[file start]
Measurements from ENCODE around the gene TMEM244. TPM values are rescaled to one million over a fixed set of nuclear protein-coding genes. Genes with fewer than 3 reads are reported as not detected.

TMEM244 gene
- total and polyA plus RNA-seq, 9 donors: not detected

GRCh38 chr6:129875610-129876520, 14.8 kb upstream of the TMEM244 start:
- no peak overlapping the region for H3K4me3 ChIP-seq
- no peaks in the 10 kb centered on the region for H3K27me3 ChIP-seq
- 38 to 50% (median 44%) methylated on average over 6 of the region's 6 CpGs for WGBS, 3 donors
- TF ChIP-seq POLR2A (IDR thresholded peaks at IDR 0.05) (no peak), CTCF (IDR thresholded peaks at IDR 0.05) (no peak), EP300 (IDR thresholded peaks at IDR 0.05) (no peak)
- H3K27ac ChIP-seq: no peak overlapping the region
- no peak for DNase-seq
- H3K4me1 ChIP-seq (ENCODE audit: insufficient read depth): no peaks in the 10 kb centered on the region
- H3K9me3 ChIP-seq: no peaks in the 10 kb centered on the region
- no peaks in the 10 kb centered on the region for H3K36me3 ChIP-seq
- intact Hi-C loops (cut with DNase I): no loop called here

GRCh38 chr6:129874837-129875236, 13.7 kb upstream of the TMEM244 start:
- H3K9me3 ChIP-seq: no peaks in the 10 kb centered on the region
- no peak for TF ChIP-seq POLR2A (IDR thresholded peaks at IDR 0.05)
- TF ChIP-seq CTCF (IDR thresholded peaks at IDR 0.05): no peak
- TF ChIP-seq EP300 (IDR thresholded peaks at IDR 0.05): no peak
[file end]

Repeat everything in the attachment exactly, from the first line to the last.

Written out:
Measurements from ENCODE around the gene TMEM244. TPM values are rescaled to one million over a fixed set of nuclear protein-coding genes. Genes with fewer than 3 reads are reported as not detected.

TMEM244 gene
- total and polyA plus RNA-seq, 9 donors: not detected

GRCh38 chr6:129875610-129876520, 14.8 kb upstream of the TMEM244 start:
- no peak overlapping the region for H3K4me3 ChIP-seq
- no peaks in the 10 kb centered on the region for H3K27me3 ChIP-seq
- 38 to 50% (median 44%) methylated on average over 6 of the region's 6 CpGs for WGBS, 3 donors
- TF ChIP-seq POLR2A (IDR thresholded peaks at IDR 0.05) (no peak), CTCF (IDR thresholded peaks at IDR 0.05) (no peak), EP300 (IDR thresholded peaks at IDR 0.05) (no peak)
- H3K27ac ChIP-seq: no peak overlapping the region
- no peak for DNase-seq
- H3K4me1 ChIP-seq (ENCODE audit: insufficient read depth): no peaks in the 10 kb centered on the region
- H3K9me3 ChIP-seq: no peaks in the 10 kb centered on the region
- no peaks in the 10 kb centered on the region for H3K36me3 ChIP-seq
- intact Hi-C loops (cut with DNase I): no loop called here

GRCh38 chr6:129874837-129875236, 13.7 kb upstream of the TMEM244 start:
- H3K9me3 ChIP-seq: no peaks in the 10 kb centered on the region
- no peak for TF ChIP-seq POLR2A (IDR thresholded peaks at IDR 0.05)
- TF ChIP-seq CTCF (IDR thresholded peaks at IDR 0.05): no peak
- TF ChIP-seq EP300 (IDR thresholded peaks at IDR 0.05): no peak